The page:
The truck nearby the RWY 11.
Flock of birds flying across the airport.
With 8 microphones and 8 cameras recording synchronously,
we can track sound sources with a high precision in the airport
hemisphere. In this example each of the 8 microphones senses
the spatial presence of at least 2 - 3 important sound sources at
once. Same source aural cues are registered by the multiple 3D
microphones at the same time, allowing spatial localization
and/or offline analysis:
The landing jet sound cues are recorded with 4
microphones: 5, 6, 7, 8.
The birds flock sound cues are recorded with 4
microphones: 1, 2, 3, 4.
The RWY 29 taxiing jet cues are recorded with 4
microphones: 5, 6, 7, 8.
The helicopter take-off sound cues are recorded with 3
microphones: 1, 2, 3.
The smaller taxiing jet sound cues are recorded with 3
microphones: 2, 4, 5.
The truck engine sound cues are recorded with 2
microphones: 3, 4.
Each 3D microphone sound field shows the 3 main frequency
bands: low-mid-high frequencies. This feature helps to
understand the source sound origin and speed-up the
recognition process. The elevation display shows if the sound
source is located on the ground plane or in the air. The
microphones 2, 3, 4 shows the birds flock flying across the
airport as a blue traces. The whole sound field graph is updated
25 times per second to show the dynamic changes across the
whole airport area and it could serve as very detailed off-line
accident analysis tool.
B. The Local Surveillance Mode
The Local Surveillance Mode can be used by multiple
operators looking and listening to any microphone’s sound
cues. The soundscape is visually augmented by the real-time
graphics sound field overlaid over the 2D or 3D spherical video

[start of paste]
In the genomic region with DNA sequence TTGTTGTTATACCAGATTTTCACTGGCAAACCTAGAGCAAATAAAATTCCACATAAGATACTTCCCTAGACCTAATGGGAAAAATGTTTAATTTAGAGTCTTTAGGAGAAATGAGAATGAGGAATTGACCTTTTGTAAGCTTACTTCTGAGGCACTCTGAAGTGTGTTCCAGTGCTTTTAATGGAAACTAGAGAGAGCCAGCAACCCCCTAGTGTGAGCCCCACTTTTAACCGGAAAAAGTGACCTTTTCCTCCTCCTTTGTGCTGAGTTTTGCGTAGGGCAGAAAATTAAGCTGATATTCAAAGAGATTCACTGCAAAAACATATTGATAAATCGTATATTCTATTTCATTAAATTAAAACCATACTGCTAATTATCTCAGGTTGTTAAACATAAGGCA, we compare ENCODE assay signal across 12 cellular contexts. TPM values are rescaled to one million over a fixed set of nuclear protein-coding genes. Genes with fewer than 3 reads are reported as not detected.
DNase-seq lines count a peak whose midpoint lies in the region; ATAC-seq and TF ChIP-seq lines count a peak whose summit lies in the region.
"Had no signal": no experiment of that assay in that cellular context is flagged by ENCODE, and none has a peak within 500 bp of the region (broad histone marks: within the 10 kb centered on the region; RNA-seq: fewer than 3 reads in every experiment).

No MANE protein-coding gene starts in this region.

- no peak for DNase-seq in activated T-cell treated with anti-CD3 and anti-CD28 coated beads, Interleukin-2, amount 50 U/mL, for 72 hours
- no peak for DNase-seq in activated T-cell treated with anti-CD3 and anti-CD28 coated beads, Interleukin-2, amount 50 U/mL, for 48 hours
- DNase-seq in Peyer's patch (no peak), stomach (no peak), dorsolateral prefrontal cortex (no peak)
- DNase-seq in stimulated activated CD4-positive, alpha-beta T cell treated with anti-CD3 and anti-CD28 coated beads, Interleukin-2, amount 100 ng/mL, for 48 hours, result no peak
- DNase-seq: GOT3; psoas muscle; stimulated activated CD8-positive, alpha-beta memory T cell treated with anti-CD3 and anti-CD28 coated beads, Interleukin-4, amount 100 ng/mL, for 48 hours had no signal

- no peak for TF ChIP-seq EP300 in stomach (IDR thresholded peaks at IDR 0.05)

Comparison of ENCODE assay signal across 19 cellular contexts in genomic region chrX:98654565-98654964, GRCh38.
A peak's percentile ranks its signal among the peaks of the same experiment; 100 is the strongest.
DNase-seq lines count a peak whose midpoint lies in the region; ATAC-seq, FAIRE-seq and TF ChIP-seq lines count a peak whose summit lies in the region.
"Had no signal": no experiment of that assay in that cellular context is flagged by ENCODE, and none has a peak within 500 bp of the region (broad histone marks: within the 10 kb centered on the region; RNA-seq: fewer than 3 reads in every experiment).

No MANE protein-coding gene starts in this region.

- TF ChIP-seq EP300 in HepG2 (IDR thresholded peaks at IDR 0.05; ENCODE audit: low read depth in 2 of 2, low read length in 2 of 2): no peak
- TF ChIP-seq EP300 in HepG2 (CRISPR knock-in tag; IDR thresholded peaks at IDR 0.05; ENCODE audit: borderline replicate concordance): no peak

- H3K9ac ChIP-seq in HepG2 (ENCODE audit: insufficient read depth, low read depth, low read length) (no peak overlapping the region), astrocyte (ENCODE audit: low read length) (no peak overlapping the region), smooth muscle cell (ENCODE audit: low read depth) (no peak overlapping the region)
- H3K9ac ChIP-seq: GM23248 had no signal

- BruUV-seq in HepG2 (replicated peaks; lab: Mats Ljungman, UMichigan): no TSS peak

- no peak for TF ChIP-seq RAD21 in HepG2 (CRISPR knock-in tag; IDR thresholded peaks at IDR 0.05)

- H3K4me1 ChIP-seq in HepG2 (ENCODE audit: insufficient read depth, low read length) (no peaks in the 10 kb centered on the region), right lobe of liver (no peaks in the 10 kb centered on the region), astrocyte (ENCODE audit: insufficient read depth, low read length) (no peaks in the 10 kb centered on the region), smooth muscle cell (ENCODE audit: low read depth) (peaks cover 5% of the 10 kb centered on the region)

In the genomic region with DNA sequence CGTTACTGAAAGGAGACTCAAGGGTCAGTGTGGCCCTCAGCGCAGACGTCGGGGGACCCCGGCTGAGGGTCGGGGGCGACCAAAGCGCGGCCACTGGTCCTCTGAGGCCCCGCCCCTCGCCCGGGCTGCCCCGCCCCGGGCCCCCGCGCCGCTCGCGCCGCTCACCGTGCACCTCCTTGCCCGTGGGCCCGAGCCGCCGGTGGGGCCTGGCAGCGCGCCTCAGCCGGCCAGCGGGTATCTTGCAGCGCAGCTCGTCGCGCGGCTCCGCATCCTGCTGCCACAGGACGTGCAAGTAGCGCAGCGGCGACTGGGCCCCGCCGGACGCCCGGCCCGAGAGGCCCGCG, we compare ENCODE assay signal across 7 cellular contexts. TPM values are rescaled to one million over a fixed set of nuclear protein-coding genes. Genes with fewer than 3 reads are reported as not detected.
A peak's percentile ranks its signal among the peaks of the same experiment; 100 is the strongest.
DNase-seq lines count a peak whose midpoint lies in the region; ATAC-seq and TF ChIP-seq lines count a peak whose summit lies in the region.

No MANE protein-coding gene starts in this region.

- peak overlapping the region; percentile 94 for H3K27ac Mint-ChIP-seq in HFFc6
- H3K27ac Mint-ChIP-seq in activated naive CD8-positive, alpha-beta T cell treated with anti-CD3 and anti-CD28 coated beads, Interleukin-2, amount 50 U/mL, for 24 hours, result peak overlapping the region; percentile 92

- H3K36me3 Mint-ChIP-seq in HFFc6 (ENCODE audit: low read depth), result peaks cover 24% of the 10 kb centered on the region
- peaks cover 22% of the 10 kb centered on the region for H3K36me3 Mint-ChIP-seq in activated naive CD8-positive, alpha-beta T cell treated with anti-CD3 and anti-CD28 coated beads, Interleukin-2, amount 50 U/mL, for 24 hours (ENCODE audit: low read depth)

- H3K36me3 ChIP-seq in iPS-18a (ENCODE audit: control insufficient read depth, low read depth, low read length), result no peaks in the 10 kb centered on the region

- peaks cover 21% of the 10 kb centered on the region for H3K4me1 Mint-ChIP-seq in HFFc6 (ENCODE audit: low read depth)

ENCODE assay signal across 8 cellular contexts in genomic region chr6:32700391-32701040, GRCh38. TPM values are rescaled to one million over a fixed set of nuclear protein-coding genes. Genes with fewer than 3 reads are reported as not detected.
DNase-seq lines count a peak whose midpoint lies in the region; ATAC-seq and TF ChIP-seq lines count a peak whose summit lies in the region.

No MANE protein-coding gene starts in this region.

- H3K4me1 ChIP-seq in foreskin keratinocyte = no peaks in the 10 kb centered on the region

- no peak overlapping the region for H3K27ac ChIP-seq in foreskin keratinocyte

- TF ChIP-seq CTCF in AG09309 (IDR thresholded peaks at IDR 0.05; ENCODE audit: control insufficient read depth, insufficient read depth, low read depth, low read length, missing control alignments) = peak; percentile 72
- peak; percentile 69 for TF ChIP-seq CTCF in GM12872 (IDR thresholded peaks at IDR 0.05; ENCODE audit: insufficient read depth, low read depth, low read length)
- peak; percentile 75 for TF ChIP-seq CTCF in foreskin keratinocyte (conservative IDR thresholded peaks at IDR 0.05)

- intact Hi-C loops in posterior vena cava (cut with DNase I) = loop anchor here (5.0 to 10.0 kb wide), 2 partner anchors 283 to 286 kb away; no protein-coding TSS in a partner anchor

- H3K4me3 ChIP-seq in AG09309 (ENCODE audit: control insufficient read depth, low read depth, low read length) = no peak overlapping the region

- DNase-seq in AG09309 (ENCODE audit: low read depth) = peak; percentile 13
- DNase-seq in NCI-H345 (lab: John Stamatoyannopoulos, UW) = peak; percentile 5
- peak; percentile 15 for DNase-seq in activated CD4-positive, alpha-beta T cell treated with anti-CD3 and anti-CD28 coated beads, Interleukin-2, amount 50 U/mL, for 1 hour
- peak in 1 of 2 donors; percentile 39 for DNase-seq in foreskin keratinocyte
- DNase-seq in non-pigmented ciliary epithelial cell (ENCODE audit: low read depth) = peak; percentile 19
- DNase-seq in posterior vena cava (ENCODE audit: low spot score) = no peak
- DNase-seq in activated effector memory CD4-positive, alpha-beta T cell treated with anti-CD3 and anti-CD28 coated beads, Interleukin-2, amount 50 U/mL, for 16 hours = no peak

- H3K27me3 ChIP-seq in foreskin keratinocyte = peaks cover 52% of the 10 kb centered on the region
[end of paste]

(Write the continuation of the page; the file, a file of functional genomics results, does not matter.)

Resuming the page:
for multi-sensory projection. The local mode is intended for
more detailed surveillance. The operator is supplied with 3D
binaural audio cues using the headphone playback. The high
quality binaural headphone playback requires head tracker use,
because the head movements are essential for the best sound
localization precision.
Fig. 4 shows the real-time sound field overlaid over the
equirectangular video. In front of us, behind the parking lot and
the big trees on the right side there is a busy street, quite loud a!
Fig. 4
!
traffic soundscape. The jet airplane overshadowed by the
yellow/green sound field traces is taking off RWY29, EPWA
Airport. The 3D microphone is located approx. 520 meters
from the runway threshold. On the horizontal axis we see the
360 degrees azimuth range: from -180 (Back), -90 (Left), 0
(Front), 90 (Right), to 180 (Back) degrees of 360 range. The
vertical axis shows the elevation from -90 to 90 degrees. The
sound field frequency mapping shows audible audio spectrum
from the lowest to high frequencies as a red/yellow/green/blue
traces. The next equirectangular video screenshot on Fig. 5
shows the jet airplane location 5 seconds later.